As a journalist and an academic, I am reluctant to write first-person pieces. However, as I read the mea culpa series concerning the Los Angeles Times’ history of racism in its coverage and hiring practices, I am compelled to tell my experience as someone who grew up reading the newpsaper, and someone who experienced its racism up close.
Journalism is in my blood. My father was the political cartoonist at the Los Angeles Sentinel, which for decades was the largest-circulated African American newspaper west of the Mississippi River. During his more than 40-year career, he was thrice named political cartoonist of the year by the National Newspaper Publishers Assn., the Black press trade group. Over the years, my father and The Times’ Pulitzer Prize-winning cartoonist, Paul Conrad, became friends.
In high school I edited the campus paper and covered high school sports for the now-defunct Los Angeles Herald Examiner. I also wrote a weekly general interest column for the Sentinel. In college, I was managing editor of the paper at Los Angeles City College and went on the become a staff writer for the newspaper at Cal State Los Angeles. It was there that Paul Scott, the venerable journalism department chairman, recommended my employment at The Times and other Southern California newspapers. Scott had been highly successful at gaining reporting jobs for his top graduating students.
However, a few days before my graduation, Scott called me into his office to deliver the news that “no one wants a colored reporter.” In particular, the L.A. Times told him they “already had one.”
But my relationship with the L.A. Times didn’t end there: Upon graduation from Cal State L.A. in 1968, I took a public information job with the L.A. County Economic and Youth Opportunities Agency. While there, I took pride knowing that my work was good enough to appear in the L.A. Times, because on several occasions the paper’s journalist covering President Lyndon Johnson’s war on poverty published my press releases verbatim.
After working for the county I became a professor and eventually the chairman of Pepperdine University’s journalism department. After earning my master’s and doctorate degrees, I become a professor at Cal State L.A.
There, I had my next encounter with the L.A. Times. In 1977 I applied to a summer internship program for journalism professors and was chosen to work on the paper’s National desk. Because I am male, I was privy to sexist comments made about women. A white female staffer once confided to me the racist remarks she overheard about me. That summer convinced me the that the L.A. Times was not a good place to work for a Black man.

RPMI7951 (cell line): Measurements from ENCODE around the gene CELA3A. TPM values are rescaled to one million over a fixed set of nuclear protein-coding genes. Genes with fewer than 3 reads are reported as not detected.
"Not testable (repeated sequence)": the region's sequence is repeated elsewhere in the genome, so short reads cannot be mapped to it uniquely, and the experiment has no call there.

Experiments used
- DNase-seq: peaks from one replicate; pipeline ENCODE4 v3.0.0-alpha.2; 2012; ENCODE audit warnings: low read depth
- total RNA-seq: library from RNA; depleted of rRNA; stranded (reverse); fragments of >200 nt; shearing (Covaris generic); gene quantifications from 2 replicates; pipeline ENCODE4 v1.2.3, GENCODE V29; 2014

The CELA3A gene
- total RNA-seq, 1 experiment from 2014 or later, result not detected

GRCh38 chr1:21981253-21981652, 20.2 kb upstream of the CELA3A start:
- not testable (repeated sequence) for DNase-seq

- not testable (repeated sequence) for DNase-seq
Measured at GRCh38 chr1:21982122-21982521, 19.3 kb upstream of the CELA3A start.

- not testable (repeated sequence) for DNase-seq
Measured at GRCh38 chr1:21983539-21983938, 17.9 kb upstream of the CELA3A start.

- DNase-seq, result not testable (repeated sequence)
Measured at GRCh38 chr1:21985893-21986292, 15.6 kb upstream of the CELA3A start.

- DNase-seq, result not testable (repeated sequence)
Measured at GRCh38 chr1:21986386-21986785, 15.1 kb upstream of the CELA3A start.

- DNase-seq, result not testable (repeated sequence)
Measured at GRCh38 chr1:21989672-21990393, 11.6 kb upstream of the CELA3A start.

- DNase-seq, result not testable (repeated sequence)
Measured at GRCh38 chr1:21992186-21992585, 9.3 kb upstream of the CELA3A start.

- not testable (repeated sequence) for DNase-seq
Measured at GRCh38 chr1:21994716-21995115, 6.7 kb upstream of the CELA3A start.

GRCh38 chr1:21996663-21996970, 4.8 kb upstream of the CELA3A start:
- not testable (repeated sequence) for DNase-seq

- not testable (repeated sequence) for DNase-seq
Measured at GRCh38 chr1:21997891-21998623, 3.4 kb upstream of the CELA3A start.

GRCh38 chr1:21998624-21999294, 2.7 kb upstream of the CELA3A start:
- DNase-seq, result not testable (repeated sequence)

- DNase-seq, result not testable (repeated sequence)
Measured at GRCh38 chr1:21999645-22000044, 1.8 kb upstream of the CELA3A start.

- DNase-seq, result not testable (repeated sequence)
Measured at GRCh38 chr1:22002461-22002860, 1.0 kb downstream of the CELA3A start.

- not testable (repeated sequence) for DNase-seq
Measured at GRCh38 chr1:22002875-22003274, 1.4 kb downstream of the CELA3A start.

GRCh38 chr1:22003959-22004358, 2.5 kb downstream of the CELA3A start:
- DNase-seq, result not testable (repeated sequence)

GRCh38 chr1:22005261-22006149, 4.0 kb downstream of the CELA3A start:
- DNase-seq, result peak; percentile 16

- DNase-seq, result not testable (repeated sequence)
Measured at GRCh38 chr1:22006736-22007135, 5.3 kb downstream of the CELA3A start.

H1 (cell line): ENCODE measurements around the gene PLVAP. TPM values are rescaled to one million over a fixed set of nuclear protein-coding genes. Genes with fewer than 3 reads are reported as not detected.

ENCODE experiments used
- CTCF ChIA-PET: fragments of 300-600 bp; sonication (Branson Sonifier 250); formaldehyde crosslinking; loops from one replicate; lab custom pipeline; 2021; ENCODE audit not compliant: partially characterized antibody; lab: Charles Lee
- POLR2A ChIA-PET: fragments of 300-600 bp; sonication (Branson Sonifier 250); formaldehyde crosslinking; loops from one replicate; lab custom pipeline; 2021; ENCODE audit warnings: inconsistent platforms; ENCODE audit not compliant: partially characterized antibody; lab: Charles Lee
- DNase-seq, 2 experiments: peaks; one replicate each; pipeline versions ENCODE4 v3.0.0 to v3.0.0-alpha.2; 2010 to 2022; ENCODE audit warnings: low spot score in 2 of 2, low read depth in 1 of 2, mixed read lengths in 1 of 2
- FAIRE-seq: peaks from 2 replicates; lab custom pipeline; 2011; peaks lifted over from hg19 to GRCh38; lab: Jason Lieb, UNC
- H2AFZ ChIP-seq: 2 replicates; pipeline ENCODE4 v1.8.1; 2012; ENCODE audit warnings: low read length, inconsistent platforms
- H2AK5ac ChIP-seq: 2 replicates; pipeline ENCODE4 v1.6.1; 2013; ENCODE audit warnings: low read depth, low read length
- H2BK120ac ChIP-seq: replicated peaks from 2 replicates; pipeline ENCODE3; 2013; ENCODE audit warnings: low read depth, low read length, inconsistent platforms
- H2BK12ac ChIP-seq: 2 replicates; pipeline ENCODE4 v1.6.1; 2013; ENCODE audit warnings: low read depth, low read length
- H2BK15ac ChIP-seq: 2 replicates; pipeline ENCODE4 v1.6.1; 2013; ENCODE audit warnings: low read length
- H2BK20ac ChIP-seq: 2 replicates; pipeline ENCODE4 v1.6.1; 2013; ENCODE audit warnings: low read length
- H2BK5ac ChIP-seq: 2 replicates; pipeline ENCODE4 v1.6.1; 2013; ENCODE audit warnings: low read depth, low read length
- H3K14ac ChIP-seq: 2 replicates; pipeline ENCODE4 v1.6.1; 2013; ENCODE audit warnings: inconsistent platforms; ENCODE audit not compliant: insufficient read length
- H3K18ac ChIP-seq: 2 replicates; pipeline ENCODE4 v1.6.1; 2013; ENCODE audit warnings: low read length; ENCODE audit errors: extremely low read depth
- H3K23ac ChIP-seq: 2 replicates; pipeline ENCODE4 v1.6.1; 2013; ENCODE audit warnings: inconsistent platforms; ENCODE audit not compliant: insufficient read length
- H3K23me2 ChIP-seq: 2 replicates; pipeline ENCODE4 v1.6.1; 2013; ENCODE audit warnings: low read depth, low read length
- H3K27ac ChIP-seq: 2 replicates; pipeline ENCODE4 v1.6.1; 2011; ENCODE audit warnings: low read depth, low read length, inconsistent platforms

In 1979, journalist Felix Gutierrez and I wrote an article for Columbia Journalism Review titled “The Demographic Dilemma,” which chronicled the L.A. Times’ poor coverage of the city’s burgeoning Black and Latino populations. It explained reasons for the paper’s revenue and circulation decline despite an overall population increase.
We quoted sources noting publisher Otis Chandler believed inner-city minority residents were not suitable as advertising and consumer targets because The Times was “too complicated” for them to read. This attitude led Chandler to abandon Los Angeles’ urban core in favor of expanding in the whiter suburbs.
It is not difficult to understand how Chandler’s philosophy affected the paper’s overwhelmingly white editorial staff. That very year, in 1979, the paper infamously bungled its reporting on Eula Love, the young Black mother who was gunned down by police in her front yard over a gas bill dispute.
These events led me to co-found, with William Lewis of KNBC and the L.A. Times’ Valerie Shaw, the Black Journalists Assn. of Southern California in 1980. We felt the time had come for African Americans in the news profession to organize. The group continues today as the Los Angeles chapter of the National Assn. of Black Journalists.
The same year, I became a journalism professor at USC and received a $250,000 grant from L.A. Times owner Times-Mirror Company to establish the Media Institute for Minorities. The institute offered scholarships, internships, seminars and employment opportunities for students of color at USC and other local colleges. Times-Mirror was incentivized to fund the institute as part of an agreement with the National Black Media Coalition (NBMC), a group that threatened to block the company’s purchase of several broadcast companies with a complaint to the Federal Communications Commission over its dismal track record on minority hiring.
Meanwhile, as the new Black Journalists Assn. of Southern California was recruiting members, developing its organizational plans and beginning incorporation efforts, the “final straw” story appeared in the L.A. Times on July 12, 1981. The newspaper’s apology nearly 40 years later for the story concerning “marauders” from the inner city “invading” the county’s white suburbs astonished even the most accommodating Black reporters in town.
The Media Institute for Minorities was succeeded in 1984 by The Times’ Metpro program, which still operates today. In 1986 I left USC for Howard University in Washington, where I became associate dean of the School of Communications and chairman of the journalism department.
Racism at the Los Angeles Times has been a source of many experiences in my life, so I applaud the newspaper for its gesture of apology. My father, who died in 2005, would have drawn a memorable cartoon about it.
Clint C. Wilson II is a professor emeritus of journalism and communications at Howard University in Washington.